This is a special showing in that we are delighted to welcome, again, Sheryl Crown, an Executive Producer on the film, who will introduce it. Sheryl previously visited us in 2012 to introduce Searching for Sugarman, the documentary about the 70s singer, Rodriguez, who had vanished from sight but was rediscovered by South African fans.
This is a completely different film, fairy tales definitely not for the children. Matteo Garrone, who directed Gomorrah, the almost documentary film about the Mafia in Naples, has brought his realist sensibility to a sumptuously designed and beautifully realised weaving of three Italian fairy tales.
Once upon a time there were three neighboring kingdoms each with a magnificent castle, from which ruled kings and queens, princes and princesses. One king was a fornicating libertine, another captivated by an overgrown flea, while one of the queens was obsessed by her wish for a child. Sorcerers and fairies, fearsome monsters, ogres and old washerwomen, acrobats and courtesans are the protagonists of this loose interpretation of the celebrated tales of sevententh century Giambattista Basile, who inspired the Grimm brothers.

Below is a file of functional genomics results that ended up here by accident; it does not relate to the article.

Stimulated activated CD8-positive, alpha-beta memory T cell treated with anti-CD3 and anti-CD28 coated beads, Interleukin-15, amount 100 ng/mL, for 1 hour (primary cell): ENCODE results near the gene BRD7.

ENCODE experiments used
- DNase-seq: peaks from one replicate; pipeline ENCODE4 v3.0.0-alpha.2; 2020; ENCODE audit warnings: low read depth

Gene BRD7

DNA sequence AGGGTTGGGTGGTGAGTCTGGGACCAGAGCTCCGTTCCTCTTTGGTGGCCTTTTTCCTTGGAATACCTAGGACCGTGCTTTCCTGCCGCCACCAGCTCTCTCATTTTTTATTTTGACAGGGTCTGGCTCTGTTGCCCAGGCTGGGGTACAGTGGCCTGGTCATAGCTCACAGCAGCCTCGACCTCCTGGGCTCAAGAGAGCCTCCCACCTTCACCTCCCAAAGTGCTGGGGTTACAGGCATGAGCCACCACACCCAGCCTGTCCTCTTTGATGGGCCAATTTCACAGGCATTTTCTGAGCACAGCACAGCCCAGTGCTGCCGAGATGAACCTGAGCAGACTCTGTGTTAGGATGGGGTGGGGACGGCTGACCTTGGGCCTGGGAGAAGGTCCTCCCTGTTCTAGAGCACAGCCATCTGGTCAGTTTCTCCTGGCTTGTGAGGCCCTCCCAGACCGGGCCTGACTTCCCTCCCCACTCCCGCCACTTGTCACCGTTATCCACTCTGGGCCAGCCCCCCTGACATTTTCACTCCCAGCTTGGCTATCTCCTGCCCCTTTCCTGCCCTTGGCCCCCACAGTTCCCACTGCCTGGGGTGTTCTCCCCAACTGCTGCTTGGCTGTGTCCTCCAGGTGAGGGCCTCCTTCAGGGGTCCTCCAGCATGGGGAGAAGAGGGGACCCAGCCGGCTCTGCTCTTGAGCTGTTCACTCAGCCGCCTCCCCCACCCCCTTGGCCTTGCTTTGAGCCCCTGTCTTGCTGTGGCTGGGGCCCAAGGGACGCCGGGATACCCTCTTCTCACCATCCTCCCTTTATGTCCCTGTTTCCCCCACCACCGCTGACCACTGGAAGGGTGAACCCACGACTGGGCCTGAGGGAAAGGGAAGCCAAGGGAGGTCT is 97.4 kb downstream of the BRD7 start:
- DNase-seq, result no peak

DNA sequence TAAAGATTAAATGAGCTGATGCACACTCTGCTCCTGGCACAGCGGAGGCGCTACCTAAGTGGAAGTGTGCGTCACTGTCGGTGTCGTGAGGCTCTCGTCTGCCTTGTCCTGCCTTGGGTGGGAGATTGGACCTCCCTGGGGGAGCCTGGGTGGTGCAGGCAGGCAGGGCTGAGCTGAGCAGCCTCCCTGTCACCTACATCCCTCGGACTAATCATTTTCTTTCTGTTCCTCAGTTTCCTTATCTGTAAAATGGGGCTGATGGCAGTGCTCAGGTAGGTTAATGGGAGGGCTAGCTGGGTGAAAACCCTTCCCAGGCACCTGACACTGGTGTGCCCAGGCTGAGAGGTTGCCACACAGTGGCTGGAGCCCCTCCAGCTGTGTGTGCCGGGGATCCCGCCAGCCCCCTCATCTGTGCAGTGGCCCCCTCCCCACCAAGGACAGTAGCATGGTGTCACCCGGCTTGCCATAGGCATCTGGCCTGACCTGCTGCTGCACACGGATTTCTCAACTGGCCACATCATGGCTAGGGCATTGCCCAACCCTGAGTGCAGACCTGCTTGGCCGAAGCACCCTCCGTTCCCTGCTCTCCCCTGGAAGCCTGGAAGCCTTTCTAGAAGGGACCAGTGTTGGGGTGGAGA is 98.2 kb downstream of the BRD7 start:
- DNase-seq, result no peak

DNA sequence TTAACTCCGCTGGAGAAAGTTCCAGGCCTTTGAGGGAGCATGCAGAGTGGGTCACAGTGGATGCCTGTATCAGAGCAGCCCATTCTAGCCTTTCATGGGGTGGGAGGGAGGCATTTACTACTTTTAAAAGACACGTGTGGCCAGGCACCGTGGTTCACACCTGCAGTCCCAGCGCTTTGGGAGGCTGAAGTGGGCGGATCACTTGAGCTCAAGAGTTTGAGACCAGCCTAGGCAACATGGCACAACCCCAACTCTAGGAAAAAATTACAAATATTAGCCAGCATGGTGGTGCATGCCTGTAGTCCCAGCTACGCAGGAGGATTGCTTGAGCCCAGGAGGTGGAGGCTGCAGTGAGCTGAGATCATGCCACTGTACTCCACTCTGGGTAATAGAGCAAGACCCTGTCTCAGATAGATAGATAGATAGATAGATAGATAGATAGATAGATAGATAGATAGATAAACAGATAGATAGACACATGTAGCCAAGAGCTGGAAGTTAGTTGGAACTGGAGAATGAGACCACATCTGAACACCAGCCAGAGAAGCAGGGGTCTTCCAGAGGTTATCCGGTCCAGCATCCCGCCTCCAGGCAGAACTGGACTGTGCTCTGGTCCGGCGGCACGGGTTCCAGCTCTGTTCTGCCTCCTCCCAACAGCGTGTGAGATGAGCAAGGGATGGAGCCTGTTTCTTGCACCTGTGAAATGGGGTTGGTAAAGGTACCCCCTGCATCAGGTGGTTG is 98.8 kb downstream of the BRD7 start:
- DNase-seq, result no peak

Despite the fabulism of Tale of Tales, it remains rooted in contemporary issues. Prince Charming does not figure much in this film, but women do. They are overwhelmed by motherhood, or obsessed with youth and beauty, or determined to attain independence and explore the world. These tales are retold from a perspective that makes them new again.
The casting is impeccable. For the main roles, Garrone has chosen actors whose striking physical features lend themselves remarkably well to fantasy. As the trio of Renaissance kings around whom these stories revolve, Vincent Cassel, John C. Reilly and Toby Jones make use of their extreme physiognomy to convey a subtle otherworldliness from the get-go. Their un-made-up appearance — a hooked nose here, a prominent forehead there, an unusually short stature — signal a sense of heightened oddness. Among the main cast members, only Salma Hayek, as Reilly’s queen, is conventionally beautiful. It’s her soul that is twisted.
The film has won numerous Italian awards for its production, costume, design and music.
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Venue: William Loveless Hall